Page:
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Wise land use is an essential basis for a healthy and prosperous future for the human race. In many developing countries, land well-suited for the production of food is already in short supply. This is often obscured by the existence of vast areas with limited potential for production. Fuelwood, cash crops, timber for construction and grazing for livestock compete with food crops for space on the better quality land. The pressures which this competition engenders, coupled with unsuitable land-use practices, lead to degradation, erosion and, eventually, to complete destruction of the soil. Vast areas of the planet's best land resources have already been destroyed as a result of man's activities. Meanwhile the numbers of human beings and their domestic animals continue to multiply.

In 1976 the Food and Agriculture Organization of the United Nations (FAO) published A Framework for Land Evaluation. This publication synthesized international thinking on the best way to assess the potential uses of rural land as a prerequisite to sound land-use planning. The framework was just that - a framework of philosophy and principles upon which procedures for the sound evaluation of land potential could be developed. It attracted wide interest, and the methodology was tested and adopted in many countries.

FAO subsequently published a series of documents describing procedures for land evaluation for rainfed agriculture (1983), forestry (1984) and irrigated agriculture (1985). A further publication on land evaluation for extensive grazing is being prepared. Each makes use of extensive international experience and discussion, and is based on the original Framework.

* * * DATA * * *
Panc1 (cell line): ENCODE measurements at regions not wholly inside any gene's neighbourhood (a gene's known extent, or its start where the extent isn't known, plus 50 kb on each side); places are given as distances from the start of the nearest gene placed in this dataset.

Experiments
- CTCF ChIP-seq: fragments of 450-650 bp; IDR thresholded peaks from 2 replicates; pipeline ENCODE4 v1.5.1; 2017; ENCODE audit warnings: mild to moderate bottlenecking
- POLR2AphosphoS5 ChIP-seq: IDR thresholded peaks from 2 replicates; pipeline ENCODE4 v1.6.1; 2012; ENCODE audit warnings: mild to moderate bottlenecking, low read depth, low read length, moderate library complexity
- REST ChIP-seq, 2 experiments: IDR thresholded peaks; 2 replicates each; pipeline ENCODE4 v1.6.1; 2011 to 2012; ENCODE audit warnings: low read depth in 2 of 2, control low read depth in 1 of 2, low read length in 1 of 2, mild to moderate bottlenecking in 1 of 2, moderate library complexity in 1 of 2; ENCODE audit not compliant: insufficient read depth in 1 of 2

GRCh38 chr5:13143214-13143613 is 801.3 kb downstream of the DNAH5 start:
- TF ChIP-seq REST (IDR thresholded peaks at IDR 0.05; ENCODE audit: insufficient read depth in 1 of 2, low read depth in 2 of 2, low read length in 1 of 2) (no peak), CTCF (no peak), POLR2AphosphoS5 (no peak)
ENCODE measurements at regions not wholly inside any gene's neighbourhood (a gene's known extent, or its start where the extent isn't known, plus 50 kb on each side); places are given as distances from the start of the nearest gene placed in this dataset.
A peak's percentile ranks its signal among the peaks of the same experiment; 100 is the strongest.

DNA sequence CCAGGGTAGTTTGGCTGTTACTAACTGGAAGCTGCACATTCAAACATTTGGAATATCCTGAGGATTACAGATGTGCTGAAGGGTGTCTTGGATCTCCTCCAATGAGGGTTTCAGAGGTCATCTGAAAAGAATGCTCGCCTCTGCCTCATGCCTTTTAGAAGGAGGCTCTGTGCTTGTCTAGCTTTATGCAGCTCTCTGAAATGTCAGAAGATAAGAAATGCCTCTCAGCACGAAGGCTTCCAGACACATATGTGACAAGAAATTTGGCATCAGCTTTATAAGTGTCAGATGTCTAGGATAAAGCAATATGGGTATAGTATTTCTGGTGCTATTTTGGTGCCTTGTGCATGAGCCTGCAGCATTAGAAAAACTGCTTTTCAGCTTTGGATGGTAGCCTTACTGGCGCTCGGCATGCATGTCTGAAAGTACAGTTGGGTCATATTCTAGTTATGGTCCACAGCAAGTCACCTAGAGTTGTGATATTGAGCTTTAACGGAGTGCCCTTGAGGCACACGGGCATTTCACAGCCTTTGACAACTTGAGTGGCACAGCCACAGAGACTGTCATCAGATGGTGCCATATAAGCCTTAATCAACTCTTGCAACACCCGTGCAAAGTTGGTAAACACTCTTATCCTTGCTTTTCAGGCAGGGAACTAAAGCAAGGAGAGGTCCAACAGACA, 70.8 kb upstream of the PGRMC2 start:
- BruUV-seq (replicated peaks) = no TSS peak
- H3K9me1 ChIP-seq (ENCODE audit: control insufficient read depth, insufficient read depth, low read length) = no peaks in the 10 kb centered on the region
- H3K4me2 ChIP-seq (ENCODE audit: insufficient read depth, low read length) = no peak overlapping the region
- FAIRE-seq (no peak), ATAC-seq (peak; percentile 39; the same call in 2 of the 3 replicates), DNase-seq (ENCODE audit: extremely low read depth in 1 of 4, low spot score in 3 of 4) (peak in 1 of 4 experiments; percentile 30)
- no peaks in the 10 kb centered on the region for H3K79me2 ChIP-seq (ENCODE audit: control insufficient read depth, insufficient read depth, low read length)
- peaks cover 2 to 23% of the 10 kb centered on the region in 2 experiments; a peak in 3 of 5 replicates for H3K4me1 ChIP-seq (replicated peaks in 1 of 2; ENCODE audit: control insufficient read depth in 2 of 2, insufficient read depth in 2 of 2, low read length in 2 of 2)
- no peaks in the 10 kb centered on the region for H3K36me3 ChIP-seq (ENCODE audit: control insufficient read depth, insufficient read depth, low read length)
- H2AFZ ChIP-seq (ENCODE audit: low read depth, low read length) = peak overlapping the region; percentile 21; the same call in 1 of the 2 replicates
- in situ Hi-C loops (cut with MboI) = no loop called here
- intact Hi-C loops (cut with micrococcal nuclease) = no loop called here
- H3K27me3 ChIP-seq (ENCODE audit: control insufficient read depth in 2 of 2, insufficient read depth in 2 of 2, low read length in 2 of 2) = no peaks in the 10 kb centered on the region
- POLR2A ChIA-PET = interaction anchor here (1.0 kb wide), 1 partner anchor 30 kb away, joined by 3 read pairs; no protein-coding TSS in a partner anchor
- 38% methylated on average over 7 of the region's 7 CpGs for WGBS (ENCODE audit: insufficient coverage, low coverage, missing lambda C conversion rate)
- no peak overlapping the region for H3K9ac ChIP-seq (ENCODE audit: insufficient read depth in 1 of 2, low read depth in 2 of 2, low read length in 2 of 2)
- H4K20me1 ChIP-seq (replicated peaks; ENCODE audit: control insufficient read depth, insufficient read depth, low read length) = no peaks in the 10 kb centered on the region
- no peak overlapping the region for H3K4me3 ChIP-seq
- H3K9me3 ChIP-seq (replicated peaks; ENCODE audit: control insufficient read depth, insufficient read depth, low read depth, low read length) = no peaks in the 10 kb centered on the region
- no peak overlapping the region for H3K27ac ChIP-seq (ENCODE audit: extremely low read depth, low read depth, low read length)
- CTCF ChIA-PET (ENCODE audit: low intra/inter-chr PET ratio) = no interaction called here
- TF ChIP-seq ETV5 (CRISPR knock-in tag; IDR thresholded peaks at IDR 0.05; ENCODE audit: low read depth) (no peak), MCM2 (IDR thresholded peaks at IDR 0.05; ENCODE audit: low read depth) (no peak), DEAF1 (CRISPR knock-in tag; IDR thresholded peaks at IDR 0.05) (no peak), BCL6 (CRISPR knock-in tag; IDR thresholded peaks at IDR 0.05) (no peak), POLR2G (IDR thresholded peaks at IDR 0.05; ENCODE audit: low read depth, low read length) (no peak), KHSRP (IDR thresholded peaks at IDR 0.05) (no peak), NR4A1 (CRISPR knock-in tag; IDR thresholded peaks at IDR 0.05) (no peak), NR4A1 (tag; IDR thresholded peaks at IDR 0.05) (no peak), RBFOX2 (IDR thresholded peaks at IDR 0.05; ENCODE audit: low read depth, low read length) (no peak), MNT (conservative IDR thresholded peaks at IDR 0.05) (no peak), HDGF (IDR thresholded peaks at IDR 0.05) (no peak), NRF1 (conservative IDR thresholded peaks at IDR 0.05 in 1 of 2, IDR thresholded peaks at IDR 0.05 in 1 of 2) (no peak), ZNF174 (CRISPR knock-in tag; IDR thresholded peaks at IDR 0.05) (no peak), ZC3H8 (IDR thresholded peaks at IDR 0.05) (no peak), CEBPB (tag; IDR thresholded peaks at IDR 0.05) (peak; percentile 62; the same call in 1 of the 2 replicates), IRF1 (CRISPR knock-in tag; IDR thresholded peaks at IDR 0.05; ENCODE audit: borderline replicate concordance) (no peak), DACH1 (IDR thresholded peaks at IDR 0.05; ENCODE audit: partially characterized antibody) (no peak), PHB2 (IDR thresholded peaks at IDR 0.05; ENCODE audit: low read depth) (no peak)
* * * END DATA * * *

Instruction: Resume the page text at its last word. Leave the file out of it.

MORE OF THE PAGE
The purpose of this publication is to increase awareness of the crucial need for reliable land evaluation in the context of land-use planning and rural development. Doubtless, the procedures will be improved but, in view of the need to increase food production in some areas of the world and protect remaining soil and land resources from further degradation, methods which have already proved successful should be more widely applied. They provide a practical and tested basis for safeguarding the world's land resources for future generations. FAO, in fulfillment of its international mandate, stands ready to assist all countries in whatever way it can in this important activity.

Edouard Saouma
Food and Agriculture Organization
of the United Nations

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